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Exploring the Ion Solvation Environments in Solid-State Polymer Electrolytes through Free-Energy Sampling

Abstract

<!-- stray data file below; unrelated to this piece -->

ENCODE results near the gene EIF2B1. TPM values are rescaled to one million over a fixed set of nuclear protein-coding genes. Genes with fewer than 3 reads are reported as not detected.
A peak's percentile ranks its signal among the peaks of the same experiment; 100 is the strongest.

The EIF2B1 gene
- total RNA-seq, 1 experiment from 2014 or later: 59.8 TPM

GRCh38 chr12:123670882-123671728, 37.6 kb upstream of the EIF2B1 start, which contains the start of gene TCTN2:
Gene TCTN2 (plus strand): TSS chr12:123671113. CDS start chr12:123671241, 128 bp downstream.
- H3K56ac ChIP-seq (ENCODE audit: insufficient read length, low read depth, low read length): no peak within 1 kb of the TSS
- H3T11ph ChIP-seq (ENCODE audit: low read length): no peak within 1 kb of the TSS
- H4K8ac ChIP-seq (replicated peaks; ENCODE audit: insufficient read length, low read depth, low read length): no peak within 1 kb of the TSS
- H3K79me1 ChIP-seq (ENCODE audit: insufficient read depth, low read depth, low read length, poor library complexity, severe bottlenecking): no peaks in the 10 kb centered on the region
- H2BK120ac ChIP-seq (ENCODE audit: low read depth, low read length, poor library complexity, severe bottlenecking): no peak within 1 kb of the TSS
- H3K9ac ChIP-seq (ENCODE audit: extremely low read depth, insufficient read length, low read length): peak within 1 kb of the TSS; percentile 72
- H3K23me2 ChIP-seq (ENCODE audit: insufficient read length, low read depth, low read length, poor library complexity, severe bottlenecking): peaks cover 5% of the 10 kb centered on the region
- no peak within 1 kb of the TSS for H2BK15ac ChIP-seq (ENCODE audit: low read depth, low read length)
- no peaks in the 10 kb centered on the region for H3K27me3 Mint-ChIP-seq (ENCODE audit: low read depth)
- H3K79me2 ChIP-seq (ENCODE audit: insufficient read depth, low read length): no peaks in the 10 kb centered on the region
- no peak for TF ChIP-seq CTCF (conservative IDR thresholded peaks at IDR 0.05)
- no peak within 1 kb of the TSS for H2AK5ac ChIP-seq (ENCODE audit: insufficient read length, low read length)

The success of poly(ethylene oxide) (PEO) in solid-state polymer electrolytes for lithium-ion batteries is well established. Recently, in order to understand this success and to explore possible alternatives, we studied polyacetal electrolytes to deepen the understanding of the effect of the local chemical structure on ion transport. Advanced molecular dynamics techniques using newly developed, tailored interaction potentials have helped elucidate the various coordination environments of ions in these systems. In particular, the competition between cation-anion pairing and coordination by the polymer has been explored using free-energy sampling (metadynamics). At equivalent reduced temperatures, with respect to the polymer-specific glass-transition temperature, two-dimensional free-energy plots reveal the existence of multiple coordination environments for the lithium (Li) ions in these systems and their relative stabilities. Furthermore, we observe that the Li-ion movement in PEO follows a serial, stepwise pathway when moving from one coordination state to another, whereas this happens in a more continuous and concerted fashion in a polyacetal such as poly(1,3-dioxalane) [P(EO-MO)]. The implication is that interconversion between coordination states of the Li ions may be easier in P(EO-MO). However, the overarching observation from our free-energy analysis is that Li-ion coordination is dominated by the polymer (in either case) and contact-ion pairs are rare. We rationalize the observed higher increase in glass-transition temperature (Tg) with salt loading in polyacetals as due to intermolecular Li-ion coordination involving multiple polymer chains, rather than just one chain for PEO-based electrolytes. This interchain coupling in the polyacetals, resulting in the higherTg, works against any gains due to variations in Li-ion coordination that might enhance transport processes over PEO. Further research is required to overcome the interdependence between local coordination and macroscopic properties to compete with PEO electrolytes at the same absolute working temperature.

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